Gable brought two shotguns with him to Manitoba. One was a double
barrel Parker, the other a Winchester pump. The rest of his outfit
was the kind you or I might wear: a battered Berlin leather hat, six
years old, leather trousers and jacket which had seen plenty of service
in the out-of-doors, light-weight boots, etc.
Gable was among the first up each morning. Usually it was the
sound of his ax biting into the chunks on the woodpile that awakened
me. Our typical schedule was breakfast at six, then out to the marsh, ready to shoot, by sun-up. At noon we returned to camp to rest, to
talk about hunting and fishing trips, to play diamondball.
This man Gable is quite a ball player. He can handle himself
well in the field and when his turn at the bat comes around he connects
often enough to be classed as a fair hitter.
Gable is strong as a bull. He's six feet, one inch tall, weighs
200 pounds. He's fast as a cat - and in tip-top condition. Not only
did he out-shoot me on the marsh but also he out-walked me in hiking
to the marsh. In fact, he out-did me in almost everything except
``Got to watch my diet,'' said Clark. His appetite ran away with
him, however, when Mrs. Robinson served a canvasback hot from the
oven, at the supper table each night. He insisted that the Lake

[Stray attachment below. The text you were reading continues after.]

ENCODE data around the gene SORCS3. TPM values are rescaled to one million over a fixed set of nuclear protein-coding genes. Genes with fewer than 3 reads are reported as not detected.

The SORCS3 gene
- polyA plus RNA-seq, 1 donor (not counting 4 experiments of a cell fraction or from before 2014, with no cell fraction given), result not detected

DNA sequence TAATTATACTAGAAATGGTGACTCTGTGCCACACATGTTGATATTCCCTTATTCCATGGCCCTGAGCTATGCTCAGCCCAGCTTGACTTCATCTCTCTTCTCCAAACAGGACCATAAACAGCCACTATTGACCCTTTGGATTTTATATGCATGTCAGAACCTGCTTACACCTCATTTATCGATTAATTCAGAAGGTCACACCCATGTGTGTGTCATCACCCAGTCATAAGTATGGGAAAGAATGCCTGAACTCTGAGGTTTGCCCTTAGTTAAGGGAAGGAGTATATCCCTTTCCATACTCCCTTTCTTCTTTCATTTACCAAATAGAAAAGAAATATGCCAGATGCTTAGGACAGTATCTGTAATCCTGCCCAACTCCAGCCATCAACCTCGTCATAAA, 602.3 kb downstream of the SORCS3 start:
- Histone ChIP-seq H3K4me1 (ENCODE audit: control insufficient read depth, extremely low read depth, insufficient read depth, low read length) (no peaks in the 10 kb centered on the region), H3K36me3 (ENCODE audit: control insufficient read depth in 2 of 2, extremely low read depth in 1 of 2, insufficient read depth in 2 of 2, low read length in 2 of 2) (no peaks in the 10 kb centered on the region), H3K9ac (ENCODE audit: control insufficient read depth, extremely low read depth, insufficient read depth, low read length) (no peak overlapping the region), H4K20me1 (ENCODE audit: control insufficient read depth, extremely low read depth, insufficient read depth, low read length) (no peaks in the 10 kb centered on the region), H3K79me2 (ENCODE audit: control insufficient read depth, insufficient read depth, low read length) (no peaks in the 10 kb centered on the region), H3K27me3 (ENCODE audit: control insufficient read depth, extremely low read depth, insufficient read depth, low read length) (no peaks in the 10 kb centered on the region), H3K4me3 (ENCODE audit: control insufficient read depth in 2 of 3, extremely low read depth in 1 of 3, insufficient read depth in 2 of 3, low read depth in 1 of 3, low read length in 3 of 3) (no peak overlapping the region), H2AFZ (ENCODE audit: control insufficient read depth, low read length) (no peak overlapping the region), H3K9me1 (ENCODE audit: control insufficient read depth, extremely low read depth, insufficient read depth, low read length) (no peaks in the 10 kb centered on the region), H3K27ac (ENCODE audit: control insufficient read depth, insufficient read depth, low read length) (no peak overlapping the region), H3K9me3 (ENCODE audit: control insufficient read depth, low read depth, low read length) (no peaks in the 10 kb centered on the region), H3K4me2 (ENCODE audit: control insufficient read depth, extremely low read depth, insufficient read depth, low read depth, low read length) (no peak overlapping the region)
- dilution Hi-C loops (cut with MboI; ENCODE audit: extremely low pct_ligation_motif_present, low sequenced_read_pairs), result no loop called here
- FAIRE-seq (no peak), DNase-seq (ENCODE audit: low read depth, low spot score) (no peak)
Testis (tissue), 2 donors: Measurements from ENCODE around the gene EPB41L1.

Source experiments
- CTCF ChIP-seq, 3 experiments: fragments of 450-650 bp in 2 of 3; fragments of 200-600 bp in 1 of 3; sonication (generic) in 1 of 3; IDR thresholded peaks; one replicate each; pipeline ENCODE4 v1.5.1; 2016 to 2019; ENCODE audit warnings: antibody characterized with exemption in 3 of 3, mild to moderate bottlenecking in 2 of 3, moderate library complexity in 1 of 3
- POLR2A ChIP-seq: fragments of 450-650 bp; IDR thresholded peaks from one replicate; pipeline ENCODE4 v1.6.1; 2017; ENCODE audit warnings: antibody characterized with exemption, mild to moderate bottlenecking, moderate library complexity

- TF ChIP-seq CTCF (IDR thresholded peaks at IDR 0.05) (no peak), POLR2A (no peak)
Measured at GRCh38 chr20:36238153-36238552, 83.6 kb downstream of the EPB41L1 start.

wall-eyed pike our guides caught were the best-eating fish he ever
Clark's first canvasbacks in years of shooting were the ones
he dropped that first afternoon, a few hours after he got off the
train. Gable insisted that he was just a fair duck shot. He had
no excuses to make about his shooting after he killed that first double
that came in. Although he hasn't shot many ducks, he's an exceptionally
fine duck shot. The speedy way he handled his gun surprised me.
Among the visitors who attracted Gable's attention was Jack
Handily, Manitoba game warden. The pair did a lot of talking about hunting
in the North Country. Several ``mounties'' stopped in to say hello
The camp, a private one leased by the group of Minneapolis
hunters, is located on the Delta Marsh on the south shore of Lake Manitoba, 14 miles north of Portage la Prairie and 60 miles west of Winnipeg.